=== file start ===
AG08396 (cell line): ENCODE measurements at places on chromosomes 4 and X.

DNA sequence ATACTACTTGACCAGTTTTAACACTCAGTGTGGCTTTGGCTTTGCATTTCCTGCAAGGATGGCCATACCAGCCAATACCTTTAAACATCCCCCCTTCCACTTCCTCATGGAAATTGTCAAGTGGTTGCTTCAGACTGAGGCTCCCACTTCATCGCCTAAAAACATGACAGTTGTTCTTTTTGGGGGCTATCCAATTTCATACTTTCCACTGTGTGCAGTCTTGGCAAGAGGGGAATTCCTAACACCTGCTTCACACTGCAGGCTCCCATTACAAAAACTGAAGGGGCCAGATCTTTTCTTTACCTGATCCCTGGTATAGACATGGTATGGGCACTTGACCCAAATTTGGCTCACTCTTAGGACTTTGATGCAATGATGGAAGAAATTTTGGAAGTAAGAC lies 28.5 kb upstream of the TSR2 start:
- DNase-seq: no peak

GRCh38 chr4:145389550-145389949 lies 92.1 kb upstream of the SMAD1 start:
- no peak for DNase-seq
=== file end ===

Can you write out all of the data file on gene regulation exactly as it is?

AG08396 (cell line): ENCODE measurements at places on chromosomes 4 and X.

DNA sequence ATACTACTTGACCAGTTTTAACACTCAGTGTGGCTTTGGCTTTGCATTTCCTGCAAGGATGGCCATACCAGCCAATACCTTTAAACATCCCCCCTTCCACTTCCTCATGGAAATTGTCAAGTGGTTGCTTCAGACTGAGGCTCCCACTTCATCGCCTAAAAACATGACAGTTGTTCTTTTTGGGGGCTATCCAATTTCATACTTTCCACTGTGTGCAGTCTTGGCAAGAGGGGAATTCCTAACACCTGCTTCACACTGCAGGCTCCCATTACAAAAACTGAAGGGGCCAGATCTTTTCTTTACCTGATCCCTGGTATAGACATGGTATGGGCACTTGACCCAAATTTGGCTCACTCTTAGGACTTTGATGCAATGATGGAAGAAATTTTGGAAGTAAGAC lies 28.5 kb upstream of the TSR2 start:
- DNase-seq: no peak

GRCh38 chr4:145389550-145389949 lies 92.1 kb upstream of the SMAD1 start:
- no peak for DNase-seq